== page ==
If you follow patent litigation news, the name "Lodsys" has the same kind of weight as, say, Kim Jong Un or Robert Ford: when you see it, you just know something crazy is going on. But it looks like the legendary patent troll has fallen on hard times, as its website domain has been allowed to expire. The domain is currently being held by Register.com, which has not re-listed it for sale. Perhaps the one-man company and overly eager patent holder and his lawyers have run out of lawsuits - we can only hope.
If you're not familiar with Lodsys, it is (or perhaps was) a Texas-based LLC formed exclusively for the holding and "protection" of four US patents originally awarded to one Daniel Abelow. It's really a shell company that's a small part of something called Intellectual Ventures, an industrialized clearinghouse for patents (over 30,000 so far) that does little else besides sue, settle, and license. All four of Abelow's patents are related to nebulous web and software ideas like "customer-based product design module" and "methods and systems for gathering information from units of a commodity across a network." One of these has been extended to include - at least according to Lodsys - the idea of in-app purchases, in all permutations, on all platforms. Check out this post for a good breakdown of Lodsys' near-insane claims.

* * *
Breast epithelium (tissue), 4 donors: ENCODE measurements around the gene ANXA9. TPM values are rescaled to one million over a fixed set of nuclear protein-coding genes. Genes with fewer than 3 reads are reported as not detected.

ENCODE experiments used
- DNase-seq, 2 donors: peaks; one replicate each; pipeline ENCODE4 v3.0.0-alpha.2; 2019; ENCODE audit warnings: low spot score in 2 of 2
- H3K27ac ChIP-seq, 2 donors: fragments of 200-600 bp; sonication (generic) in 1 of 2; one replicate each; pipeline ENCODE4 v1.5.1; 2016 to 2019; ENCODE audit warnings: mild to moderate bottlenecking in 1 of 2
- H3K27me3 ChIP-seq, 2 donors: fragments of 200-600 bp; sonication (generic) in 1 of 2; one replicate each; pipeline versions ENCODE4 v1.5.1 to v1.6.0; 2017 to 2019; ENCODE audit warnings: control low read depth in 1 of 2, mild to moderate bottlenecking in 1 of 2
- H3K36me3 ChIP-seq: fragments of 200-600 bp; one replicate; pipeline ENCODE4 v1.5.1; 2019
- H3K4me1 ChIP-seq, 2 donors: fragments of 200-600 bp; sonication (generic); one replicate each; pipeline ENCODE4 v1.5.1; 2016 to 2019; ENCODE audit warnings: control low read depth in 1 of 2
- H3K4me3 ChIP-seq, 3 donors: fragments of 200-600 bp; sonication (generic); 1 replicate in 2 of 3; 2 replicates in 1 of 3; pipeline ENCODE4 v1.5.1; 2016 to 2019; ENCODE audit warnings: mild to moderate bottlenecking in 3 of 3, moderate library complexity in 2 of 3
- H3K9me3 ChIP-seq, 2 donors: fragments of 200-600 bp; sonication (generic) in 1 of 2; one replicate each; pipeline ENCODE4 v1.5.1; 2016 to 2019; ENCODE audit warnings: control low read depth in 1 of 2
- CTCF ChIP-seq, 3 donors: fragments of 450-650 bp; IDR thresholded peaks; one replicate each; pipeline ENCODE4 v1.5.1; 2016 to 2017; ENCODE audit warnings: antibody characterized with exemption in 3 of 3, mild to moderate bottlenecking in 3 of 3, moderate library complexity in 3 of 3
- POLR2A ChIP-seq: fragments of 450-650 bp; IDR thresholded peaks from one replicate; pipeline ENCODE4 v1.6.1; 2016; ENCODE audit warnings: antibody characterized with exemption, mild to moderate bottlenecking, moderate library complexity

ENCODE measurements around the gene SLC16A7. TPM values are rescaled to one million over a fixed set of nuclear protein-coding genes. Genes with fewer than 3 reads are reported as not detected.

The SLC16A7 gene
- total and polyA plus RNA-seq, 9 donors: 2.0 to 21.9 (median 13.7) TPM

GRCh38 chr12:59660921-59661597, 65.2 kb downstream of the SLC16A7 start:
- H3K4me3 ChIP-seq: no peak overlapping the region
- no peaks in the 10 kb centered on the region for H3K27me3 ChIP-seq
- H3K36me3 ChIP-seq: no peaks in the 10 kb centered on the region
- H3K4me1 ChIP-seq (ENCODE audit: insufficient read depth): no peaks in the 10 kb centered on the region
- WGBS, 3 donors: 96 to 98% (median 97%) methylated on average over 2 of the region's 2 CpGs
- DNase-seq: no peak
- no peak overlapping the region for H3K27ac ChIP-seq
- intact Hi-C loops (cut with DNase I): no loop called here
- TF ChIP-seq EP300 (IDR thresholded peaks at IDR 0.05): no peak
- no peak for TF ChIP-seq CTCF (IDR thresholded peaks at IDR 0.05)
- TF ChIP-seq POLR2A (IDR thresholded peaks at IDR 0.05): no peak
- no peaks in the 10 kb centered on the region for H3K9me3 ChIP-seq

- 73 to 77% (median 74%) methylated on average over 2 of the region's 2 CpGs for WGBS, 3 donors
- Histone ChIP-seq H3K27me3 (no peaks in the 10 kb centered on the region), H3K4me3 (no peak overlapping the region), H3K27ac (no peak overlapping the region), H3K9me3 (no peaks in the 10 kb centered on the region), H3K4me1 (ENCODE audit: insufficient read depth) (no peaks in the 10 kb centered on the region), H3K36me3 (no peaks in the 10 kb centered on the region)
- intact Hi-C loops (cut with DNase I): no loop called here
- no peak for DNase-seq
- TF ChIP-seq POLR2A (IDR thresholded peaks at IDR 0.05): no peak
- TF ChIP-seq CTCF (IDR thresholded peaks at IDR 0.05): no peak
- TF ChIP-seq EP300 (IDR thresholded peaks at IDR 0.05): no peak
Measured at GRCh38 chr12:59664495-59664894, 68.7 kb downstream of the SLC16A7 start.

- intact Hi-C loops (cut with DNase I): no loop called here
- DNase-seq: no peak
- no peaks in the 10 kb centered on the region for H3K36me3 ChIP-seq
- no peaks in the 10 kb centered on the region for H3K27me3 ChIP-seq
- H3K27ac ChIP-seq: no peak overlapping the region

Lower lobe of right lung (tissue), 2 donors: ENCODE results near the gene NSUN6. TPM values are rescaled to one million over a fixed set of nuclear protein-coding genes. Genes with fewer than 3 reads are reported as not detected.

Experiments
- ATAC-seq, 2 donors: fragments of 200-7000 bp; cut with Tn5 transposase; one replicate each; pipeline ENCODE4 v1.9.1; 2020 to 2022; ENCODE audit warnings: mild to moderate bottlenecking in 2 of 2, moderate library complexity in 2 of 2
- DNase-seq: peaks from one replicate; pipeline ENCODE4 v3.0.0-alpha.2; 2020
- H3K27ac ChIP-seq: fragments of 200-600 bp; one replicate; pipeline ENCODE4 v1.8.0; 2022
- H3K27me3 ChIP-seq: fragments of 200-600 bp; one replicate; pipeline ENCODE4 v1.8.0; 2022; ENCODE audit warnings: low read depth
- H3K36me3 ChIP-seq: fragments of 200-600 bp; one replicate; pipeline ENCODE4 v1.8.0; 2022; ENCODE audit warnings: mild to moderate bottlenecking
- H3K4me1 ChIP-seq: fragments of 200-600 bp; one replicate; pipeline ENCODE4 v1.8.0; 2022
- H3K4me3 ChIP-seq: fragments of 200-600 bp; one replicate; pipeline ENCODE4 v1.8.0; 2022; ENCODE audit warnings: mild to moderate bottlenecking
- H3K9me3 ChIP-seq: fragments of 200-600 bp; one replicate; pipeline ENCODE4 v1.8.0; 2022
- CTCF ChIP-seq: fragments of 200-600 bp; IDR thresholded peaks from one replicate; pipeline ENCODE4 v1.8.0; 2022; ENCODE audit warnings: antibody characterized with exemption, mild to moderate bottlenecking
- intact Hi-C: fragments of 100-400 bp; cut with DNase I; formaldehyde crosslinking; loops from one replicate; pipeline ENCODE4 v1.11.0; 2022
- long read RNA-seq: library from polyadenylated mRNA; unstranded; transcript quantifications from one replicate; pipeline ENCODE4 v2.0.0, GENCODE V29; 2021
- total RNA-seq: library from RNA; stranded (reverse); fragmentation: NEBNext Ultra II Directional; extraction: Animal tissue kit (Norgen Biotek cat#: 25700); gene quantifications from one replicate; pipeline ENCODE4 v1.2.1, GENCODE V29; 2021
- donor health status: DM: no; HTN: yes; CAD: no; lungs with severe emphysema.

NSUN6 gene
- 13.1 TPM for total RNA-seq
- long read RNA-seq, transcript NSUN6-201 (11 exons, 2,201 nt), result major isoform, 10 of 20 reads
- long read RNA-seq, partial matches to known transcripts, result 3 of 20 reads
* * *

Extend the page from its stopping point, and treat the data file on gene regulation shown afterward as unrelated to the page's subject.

You might think that such broad patents could be applied to almost any website or application, and Lodsys LLC would agree with that assessment. Between 2011 and 2013 the company sued everyone from General Motors, Canon, and Motorola to tiny iOS and Android app developers. Some of the LLC's more notable suits include Angry Birds developer Rovio and Apparatus developer Bithack. Smaller companies have settled with Lodsys for undisclosed sums, or licensed the patents at well below the usual rate. But the actions of Lodsys drew calls for invalidation and summary judgments from the likes of Apple, Google, and Oracle - strange bedfellows to say the least.
"See this picture? This is a picture of me extorting all of your money via the USPTO. Hand it over."
The killing blow seems to have come from Kaspersky Lab. The well-known security software vendor called Lodsys' patent bluff, refusing a settlement or licensing deal and insisting on a civil trial by jury. When push came to shove in October 2013, Lodsys folded, dismissing the case with prejudice (basically a legal way of saying "you're wrong, but we're done fighting"). After that, Lodsys has not issued any new lawsuits anywhere in the United States.
The last Lodsys patent technically expired in 2012 - the LLC had been suing based on past infringement for over a year. While we don't have any kind of inside information, it looks like the Kaspersky suit and Lodsys' unwillingness to put its patents in front a judge and jury (facing possible invalidation) finally ended the fight. With no one even bothering to renew the domain, we can move on to the next patent troll or hope for a reform of the United States' desperately broken patent system.